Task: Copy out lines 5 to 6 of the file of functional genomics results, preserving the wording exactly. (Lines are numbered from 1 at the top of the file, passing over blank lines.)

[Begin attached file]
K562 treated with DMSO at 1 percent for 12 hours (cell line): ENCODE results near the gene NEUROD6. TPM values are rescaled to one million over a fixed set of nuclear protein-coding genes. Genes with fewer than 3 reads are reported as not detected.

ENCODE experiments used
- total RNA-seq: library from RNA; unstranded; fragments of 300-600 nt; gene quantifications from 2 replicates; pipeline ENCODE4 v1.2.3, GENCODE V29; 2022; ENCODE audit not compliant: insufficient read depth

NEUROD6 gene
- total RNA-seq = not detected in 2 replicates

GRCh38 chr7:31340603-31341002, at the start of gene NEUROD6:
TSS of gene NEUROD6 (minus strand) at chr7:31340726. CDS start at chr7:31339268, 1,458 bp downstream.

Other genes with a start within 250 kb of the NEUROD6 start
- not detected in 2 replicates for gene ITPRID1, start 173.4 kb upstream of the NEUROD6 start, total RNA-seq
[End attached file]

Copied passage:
- total RNA-seq = not detected in 2 replicates

GRCh38 chr7:31340603-31341002, at the start of gene NEUROD6: